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Blogs / Influence

K Street Reax to SCOTUS Decision

June 28, 2012
This post has been updated. Originally published at 10:38 a.m.

National Restaurant Association President Dawn Sweeney:

We encourage Congress to continue efforts to repeal the law, since the Court's decision leaves the employer requirements in place, provisions which impact restaurant operators' ability to grow and create jobs.

U.S. Chamber of Commerce President Tom Donohue:


While we respect the Court's decision, today's Supreme Court ruling does not change the reality that the health care law is fundamentally flawed. Left unchanged, it will cost many Americans their employer-based health insurance, undermine job creation, and raise health care costs for all... It is imperative that policymakers and the business community now work together to develop and support genuine reforms that control costs, improve access, ensure quality, and promote wellness. These reforms and goals are achievable. The Chamber and the American business community are ready to go to work to enact true health care reform. Given the Court's decision, the need for action has never been greater.

National Association of Manufacturers President Jay Timmons:

Today's ruling, although a dramatic moment in our nation's history, still leaves a lot of work to be done to reduce soaring health care costs.

Time and again, manufacturers have sought to reduce the cost of health care. Escalating health care costs are job killers, forcing manufacturers to pay more in premiums rather than investing in their business and creating jobs. From the day it was passed, the Affordable Care Act did nothing to bring down health care costs, and it is essential that Congress repeal the law and replace it with reform that benefits manufacturers and their employees.

International Franchise Association President Steve Caldeira:

We are deeply disappointed by the High Court ruling to uphold the Affordable Care Act, which places undue burdens on the franchise small business community. While it may have been ruled constitutional, the law is unworkable, unaffordable and wrong for our country's small business owners. 

By upholding the law, 3.2 million jobs at franchise businesses continue to be put at risk due to the employer mandate provision, which forces franchise employers with more than 50 full-time equivalent employees to pay penalties, thereby discouraging and disincentivizing the creation of new jobs. 
 

Business Roundtable President John Engler:

 ... As Business Roundtable wrote in a June 18 letter to Congress, Congress should refrain from any immediate action in response to the Supreme Court ruling. With the health care law now upheld, policymakers should first carefully analyze and understand the implications of the ruling, and engage in an open dialogue with the American people about the best way to move forward.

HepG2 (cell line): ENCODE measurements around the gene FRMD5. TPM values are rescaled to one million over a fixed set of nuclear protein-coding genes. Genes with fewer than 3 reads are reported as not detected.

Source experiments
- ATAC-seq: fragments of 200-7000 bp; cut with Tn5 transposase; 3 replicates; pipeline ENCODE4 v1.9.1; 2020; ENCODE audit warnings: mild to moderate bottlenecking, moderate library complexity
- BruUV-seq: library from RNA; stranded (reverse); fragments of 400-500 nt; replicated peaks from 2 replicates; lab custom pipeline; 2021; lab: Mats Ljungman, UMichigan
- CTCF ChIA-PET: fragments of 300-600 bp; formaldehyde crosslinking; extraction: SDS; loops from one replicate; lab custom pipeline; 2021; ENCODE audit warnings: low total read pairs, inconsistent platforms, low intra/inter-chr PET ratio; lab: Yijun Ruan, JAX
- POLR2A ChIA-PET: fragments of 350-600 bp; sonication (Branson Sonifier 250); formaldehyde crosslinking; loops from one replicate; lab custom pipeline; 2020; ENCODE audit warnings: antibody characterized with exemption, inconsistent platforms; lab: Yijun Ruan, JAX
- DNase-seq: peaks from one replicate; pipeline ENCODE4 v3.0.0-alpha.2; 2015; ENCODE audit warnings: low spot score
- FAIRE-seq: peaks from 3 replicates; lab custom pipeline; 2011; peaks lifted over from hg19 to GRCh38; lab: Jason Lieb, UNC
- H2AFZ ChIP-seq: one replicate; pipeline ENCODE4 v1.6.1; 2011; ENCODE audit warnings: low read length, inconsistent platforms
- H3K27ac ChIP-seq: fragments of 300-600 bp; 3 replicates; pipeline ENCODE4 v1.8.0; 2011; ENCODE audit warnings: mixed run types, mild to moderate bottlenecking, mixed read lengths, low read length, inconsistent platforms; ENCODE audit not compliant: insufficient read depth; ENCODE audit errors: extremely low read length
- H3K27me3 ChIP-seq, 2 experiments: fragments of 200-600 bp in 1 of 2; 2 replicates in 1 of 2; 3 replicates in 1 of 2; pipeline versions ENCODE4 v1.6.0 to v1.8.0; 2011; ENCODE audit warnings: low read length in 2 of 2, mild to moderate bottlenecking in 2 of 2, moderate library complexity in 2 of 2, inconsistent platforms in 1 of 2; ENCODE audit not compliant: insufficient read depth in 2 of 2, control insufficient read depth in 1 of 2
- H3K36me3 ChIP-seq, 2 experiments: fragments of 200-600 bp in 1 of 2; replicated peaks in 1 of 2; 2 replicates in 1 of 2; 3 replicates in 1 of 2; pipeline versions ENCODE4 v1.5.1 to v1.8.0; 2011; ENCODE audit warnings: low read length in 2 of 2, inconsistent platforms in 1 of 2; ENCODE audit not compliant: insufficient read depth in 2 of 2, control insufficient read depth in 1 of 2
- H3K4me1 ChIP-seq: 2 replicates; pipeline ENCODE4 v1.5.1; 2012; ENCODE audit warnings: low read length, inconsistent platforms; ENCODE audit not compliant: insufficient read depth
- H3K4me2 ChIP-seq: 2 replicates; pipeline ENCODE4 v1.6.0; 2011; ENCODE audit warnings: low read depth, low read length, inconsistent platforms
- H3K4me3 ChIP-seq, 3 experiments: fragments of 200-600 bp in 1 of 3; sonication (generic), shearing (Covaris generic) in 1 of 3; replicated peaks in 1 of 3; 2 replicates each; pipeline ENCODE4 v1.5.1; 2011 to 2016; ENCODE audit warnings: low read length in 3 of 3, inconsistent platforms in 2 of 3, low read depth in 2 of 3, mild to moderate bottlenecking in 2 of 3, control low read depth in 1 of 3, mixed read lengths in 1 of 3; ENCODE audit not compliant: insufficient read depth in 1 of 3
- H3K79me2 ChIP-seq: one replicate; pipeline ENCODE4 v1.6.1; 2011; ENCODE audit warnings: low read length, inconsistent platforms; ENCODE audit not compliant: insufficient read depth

As CEOs whose companies provide health care coverage to nearly 40 million Americans, we stand ready to work with Congress and the White House. Meanwhile, Business Roundtable member companies will continue to provide employer-sponsored health insurance coverage to their employees and families.

The National Retail Federation President Matt Shay:

As the voice of retailers of all types and sizes, we're disappointed by today's ruling. The Court missed an opportunity to redress the many shortcomings of the law.

"As it stands, the law wrongly focuses more on penalizing employers and the private sector than reducing health costs. For these reasons, NRF has been a consistent skeptic of the Affordable Care Act. ...

Although the Court upheld the law's constitutionality, many problems remain: it penalizes employers too much; it doesn't do enough to reduce the cost of health care; and it is unreasonably complicated and difficult to implement and administer.

This law will have a dramatic, negative impact on every employer and employee in the United States and further constrain job creation and economic growth.

Retail Industry Leaders Association President Sandy Kennedy: 

President Obama repeatedly assured Americans that if they liked their health insurance, they could keep it. However, today, with just 17 months until the law takes effect, and no meaningful implementation guidelines available for employers, those assurances are in doubt.

While retailers are committed to continuing to provide health coverage to their employees, overregulation jeopardizes their ability to do so.

RILA continues to urge the Administration to protect retailers' ability to offer quality, affordable coverage that fits the unique needs of their workforce and not to undermine the flexible, voluntary system that provides coverage to millions of employees and their families.



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